Drop off organics at two sites as a free and easy way to reduce your trash.
Sign up online, call 952-891-7557 or email
You’ll receive a welcome kit with a free container label, compostable bags and details on how to recycle organics. You’ll also receive the access code to enter the locked drop-off locations at Thompson County Park and Holland Lake Trailhead.
Sign up online
You can use any container to collect organics in your house.
- Reuse a container like an ice cream bucket, coffee container or yogurt tub
- Purchase a countertop organics container at local stores or online
Line your container with a paper bag or certified compostable bag, just make sure it has the
BPI logo — they’re available for free at the drop sites.
Take your bagged organics to a drop site. Use your access code to enter the enclosure and place your bag in the dumpster. Take a free certified compostable bag and start collecting again.
- All food, food scraps, peels, pits, etc.
- Coffee grounds, filters and teabags
- Paper towels, napkins and tissues
- Paper towel and toilet paper rolls
- Paper egg cartons
Certified compostable products: Items with the BPI or Cedar Grove certified compostable logo on the product or packaging
- Hair and fur
- Popsicle sticks and toothpicks
- Houseplant trimmings and flowers
- Yard waste including pumpkins and garden plants
- Plastic bags
- Pet waste, litter or bedding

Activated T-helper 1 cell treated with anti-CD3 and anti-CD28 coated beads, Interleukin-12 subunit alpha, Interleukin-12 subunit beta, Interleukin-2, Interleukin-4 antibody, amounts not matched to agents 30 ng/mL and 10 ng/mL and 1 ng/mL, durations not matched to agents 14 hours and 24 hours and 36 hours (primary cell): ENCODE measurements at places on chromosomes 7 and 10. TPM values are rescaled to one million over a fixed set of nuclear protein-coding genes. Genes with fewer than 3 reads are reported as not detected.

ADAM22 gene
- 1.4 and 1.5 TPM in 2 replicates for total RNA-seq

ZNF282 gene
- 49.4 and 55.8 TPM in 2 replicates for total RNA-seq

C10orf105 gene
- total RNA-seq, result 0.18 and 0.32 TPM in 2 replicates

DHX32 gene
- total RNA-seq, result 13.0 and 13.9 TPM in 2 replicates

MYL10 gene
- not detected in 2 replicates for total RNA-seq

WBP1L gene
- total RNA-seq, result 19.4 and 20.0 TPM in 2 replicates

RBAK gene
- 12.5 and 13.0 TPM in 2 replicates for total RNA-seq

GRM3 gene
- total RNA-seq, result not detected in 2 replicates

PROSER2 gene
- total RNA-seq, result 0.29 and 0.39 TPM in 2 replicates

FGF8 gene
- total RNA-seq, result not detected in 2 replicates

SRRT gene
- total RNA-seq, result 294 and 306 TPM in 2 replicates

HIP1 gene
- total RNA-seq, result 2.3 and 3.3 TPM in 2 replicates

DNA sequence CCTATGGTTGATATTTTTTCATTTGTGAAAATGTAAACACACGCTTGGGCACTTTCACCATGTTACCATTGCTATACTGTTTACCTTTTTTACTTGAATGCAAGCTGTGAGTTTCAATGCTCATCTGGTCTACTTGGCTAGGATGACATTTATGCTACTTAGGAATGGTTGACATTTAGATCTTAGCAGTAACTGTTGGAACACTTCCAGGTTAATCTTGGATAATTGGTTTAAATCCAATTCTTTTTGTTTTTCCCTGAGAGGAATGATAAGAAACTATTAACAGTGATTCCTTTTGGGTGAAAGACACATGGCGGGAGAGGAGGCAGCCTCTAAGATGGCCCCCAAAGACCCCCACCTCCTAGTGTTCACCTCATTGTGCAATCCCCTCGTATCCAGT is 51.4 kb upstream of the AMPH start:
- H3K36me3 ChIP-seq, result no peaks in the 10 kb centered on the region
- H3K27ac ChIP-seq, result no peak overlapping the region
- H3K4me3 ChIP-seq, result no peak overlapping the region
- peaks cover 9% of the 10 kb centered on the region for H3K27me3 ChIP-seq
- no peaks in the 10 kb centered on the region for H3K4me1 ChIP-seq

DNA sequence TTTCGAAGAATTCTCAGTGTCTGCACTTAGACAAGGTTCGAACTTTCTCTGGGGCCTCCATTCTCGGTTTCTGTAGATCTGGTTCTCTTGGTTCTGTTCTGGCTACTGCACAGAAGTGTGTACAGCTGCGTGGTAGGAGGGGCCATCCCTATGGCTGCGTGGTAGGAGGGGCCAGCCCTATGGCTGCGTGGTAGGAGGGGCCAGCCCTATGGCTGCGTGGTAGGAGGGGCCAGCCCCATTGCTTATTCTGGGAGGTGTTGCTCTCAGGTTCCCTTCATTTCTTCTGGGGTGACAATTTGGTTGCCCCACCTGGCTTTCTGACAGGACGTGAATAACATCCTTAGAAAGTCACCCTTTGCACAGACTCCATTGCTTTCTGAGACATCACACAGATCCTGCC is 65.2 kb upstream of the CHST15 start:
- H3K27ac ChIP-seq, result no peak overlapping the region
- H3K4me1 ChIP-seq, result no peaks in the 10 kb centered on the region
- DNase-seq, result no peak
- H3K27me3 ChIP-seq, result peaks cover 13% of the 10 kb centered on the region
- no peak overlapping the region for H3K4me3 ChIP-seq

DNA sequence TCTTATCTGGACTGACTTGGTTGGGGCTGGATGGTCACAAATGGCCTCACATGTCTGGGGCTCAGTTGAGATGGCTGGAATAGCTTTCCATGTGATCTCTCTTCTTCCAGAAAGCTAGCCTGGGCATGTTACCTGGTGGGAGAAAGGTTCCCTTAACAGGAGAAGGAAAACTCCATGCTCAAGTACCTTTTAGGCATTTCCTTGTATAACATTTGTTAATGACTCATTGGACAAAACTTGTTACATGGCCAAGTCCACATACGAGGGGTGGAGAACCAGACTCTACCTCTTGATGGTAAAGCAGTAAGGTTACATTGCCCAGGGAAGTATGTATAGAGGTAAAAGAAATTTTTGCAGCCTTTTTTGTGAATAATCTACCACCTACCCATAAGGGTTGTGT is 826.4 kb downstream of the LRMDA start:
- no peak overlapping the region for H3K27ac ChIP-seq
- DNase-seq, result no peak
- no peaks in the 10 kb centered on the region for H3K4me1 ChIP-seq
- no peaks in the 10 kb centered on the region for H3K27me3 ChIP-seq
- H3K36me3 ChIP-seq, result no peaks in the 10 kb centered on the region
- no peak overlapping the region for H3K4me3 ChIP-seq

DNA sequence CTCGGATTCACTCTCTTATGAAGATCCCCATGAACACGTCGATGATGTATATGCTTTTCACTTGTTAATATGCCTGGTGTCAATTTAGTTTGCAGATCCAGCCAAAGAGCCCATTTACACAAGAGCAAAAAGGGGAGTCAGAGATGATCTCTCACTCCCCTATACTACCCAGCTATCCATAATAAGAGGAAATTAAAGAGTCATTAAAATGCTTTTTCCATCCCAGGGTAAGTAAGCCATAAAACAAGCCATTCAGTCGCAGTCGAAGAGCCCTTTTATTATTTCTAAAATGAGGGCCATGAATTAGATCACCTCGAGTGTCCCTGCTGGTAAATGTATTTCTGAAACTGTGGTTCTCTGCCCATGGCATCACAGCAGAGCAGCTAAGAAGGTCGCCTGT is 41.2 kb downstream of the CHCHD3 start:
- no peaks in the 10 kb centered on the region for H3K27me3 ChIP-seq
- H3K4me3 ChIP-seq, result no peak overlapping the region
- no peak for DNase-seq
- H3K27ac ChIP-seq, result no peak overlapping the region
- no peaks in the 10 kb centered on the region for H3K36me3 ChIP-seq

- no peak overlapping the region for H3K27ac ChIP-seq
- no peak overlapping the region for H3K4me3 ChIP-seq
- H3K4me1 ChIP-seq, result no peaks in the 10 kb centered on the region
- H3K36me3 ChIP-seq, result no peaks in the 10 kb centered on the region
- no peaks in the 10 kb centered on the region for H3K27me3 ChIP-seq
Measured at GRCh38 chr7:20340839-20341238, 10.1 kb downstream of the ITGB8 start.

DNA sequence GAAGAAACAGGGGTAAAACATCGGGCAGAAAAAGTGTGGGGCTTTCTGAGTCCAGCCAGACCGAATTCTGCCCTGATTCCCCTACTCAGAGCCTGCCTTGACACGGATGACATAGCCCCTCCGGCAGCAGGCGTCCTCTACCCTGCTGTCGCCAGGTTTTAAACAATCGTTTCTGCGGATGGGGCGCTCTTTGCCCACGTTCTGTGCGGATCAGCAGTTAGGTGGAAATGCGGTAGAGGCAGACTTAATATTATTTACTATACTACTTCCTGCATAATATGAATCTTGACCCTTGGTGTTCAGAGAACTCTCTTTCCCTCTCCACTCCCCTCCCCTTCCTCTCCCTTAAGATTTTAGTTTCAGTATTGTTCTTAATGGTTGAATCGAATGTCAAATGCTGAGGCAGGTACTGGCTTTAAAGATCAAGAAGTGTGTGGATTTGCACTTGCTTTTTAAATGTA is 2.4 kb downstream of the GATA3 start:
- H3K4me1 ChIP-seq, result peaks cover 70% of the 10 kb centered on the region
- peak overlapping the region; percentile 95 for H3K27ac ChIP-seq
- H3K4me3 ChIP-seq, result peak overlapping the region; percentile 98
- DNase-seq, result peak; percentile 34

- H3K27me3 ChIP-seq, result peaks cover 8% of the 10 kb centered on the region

- Fast food wrappers
- Frozen food boxes
- Microwave popcorn bags
- Paper plates, bowls and cups without BPI or Cedar Grove certification
- Single-serve coffee pods (i.e., K-Cups® )
See a more detailed list of acceptable and unacceptable items.
A local compost facility turns the collected organics into compost, a nutrient-rich soil additive. Because it is delivered to a commercial facility, meat, dairy, and plant seeds are accepted.
Buying compostable products
Disposable foodservice ware is often used at parties and celebrations. Opt for certified-compostable bowls, cups, utensils and plates and drop them off with your food scraps.
Always look for the Biodegradable Products Institute (BPI) logo on each product or on the box they came in. These are the only products that have been tested to break down at a commercial compost site. Don’t be fooled by products marketed as “degradable”, “biodegradable,” or “made from plants."
Find local vendors of compostable bags and foodservice ware.